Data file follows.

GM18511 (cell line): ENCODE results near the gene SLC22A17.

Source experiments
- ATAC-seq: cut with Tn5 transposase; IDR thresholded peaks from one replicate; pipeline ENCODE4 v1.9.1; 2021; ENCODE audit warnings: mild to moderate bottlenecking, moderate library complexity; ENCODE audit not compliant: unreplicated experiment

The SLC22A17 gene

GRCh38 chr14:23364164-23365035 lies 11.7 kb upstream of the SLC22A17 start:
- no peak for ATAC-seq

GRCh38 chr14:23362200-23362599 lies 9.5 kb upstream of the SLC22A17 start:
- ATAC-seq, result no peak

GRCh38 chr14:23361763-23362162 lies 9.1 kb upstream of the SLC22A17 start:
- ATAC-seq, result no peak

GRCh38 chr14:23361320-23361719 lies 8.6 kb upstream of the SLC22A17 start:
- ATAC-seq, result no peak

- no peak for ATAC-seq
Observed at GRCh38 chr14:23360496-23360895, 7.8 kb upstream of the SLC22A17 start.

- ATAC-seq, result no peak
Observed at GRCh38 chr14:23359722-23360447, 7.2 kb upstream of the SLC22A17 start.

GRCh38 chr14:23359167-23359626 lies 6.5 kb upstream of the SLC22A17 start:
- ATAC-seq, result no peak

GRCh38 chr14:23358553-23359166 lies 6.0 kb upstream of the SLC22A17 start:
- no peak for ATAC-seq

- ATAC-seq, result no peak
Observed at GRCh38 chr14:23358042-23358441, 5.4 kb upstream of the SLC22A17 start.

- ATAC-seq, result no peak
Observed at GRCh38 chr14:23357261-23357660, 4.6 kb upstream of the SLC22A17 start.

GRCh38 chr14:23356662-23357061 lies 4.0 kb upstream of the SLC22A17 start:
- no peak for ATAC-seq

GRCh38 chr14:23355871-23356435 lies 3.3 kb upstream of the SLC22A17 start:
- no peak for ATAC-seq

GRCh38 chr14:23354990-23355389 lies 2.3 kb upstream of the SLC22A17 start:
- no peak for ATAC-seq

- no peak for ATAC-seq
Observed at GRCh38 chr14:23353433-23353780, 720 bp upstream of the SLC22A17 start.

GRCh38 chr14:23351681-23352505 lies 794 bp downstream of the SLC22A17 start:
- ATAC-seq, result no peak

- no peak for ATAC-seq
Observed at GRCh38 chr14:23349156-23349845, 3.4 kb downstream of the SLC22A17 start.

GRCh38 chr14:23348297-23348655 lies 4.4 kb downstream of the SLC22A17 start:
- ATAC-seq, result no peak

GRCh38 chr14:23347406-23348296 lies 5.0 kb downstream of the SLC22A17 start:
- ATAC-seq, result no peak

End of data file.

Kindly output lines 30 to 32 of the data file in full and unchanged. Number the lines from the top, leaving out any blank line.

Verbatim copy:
- no peak for ATAC-seq

- no peak for ATAC-seq
Observed at GRCh38 chr14:23353433-23353780, 720 bp upstream of the SLC22A17 start.